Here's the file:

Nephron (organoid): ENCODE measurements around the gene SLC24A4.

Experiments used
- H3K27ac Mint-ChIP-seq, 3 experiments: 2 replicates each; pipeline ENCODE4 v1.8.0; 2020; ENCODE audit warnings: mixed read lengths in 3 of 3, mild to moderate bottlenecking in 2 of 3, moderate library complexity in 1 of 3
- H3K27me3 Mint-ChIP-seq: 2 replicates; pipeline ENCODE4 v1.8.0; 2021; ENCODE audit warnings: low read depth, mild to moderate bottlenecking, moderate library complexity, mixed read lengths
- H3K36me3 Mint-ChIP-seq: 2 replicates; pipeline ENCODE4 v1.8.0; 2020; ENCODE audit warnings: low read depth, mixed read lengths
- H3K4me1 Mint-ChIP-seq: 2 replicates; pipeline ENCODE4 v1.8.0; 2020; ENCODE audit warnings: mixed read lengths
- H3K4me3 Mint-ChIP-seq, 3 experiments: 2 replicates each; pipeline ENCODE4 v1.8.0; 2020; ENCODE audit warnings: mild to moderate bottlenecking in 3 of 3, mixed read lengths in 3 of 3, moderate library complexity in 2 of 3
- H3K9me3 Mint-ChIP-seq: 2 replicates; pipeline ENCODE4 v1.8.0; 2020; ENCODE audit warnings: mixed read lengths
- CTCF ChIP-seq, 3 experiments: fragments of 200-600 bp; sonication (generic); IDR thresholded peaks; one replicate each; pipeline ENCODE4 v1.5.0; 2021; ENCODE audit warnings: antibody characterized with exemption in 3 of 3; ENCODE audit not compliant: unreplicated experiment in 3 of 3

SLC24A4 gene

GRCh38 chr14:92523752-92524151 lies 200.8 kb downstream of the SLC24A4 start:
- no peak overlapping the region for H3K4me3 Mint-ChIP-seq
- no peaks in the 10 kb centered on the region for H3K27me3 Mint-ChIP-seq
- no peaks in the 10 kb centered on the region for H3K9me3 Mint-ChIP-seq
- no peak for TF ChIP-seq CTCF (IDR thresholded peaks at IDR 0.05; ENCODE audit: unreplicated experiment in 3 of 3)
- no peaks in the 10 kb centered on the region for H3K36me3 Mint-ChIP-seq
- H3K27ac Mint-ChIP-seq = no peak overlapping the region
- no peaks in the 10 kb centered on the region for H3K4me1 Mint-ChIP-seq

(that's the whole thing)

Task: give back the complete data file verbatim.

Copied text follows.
Nephron (organoid): ENCODE measurements around the gene SLC24A4.

Experiments used
- H3K27ac Mint-ChIP-seq, 3 experiments: 2 replicates each; pipeline ENCODE4 v1.8.0; 2020; ENCODE audit warnings: mixed read lengths in 3 of 3, mild to moderate bottlenecking in 2 of 3, moderate library complexity in 1 of 3
- H3K27me3 Mint-ChIP-seq: 2 replicates; pipeline ENCODE4 v1.8.0; 2021; ENCODE audit warnings: low read depth, mild to moderate bottlenecking, moderate library complexity, mixed read lengths
- H3K36me3 Mint-ChIP-seq: 2 replicates; pipeline ENCODE4 v1.8.0; 2020; ENCODE audit warnings: low read depth, mixed read lengths
- H3K4me1 Mint-ChIP-seq: 2 replicates; pipeline ENCODE4 v1.8.0; 2020; ENCODE audit warnings: mixed read lengths
- H3K4me3 Mint-ChIP-seq, 3 experiments: 2 replicates each; pipeline ENCODE4 v1.8.0; 2020; ENCODE audit warnings: mild to moderate bottlenecking in 3 of 3, mixed read lengths in 3 of 3, moderate library complexity in 2 of 3
- H3K9me3 Mint-ChIP-seq: 2 replicates; pipeline ENCODE4 v1.8.0; 2020; ENCODE audit warnings: mixed read lengths
- CTCF ChIP-seq, 3 experiments: fragments of 200-600 bp; sonication (generic); IDR thresholded peaks; one replicate each; pipeline ENCODE4 v1.5.0; 2021; ENCODE audit warnings: antibody characterized with exemption in 3 of 3; ENCODE audit not compliant: unreplicated experiment in 3 of 3

SLC24A4 gene

GRCh38 chr14:92523752-92524151 lies 200.8 kb downstream of the SLC24A4 start:
- no peak overlapping the region for H3K4me3 Mint-ChIP-seq
- no peaks in the 10 kb centered on the region for H3K27me3 Mint-ChIP-seq
- no peaks in the 10 kb centered on the region for H3K9me3 Mint-ChIP-seq
- no peak for TF ChIP-seq CTCF (IDR thresholded peaks at IDR 0.05; ENCODE audit: unreplicated experiment in 3 of 3)
- no peaks in the 10 kb centered on the region for H3K36me3 Mint-ChIP-seq
- H3K27ac Mint-ChIP-seq = no peak overlapping the region
- no peaks in the 10 kb centered on the region for H3K4me1 Mint-ChIP-seq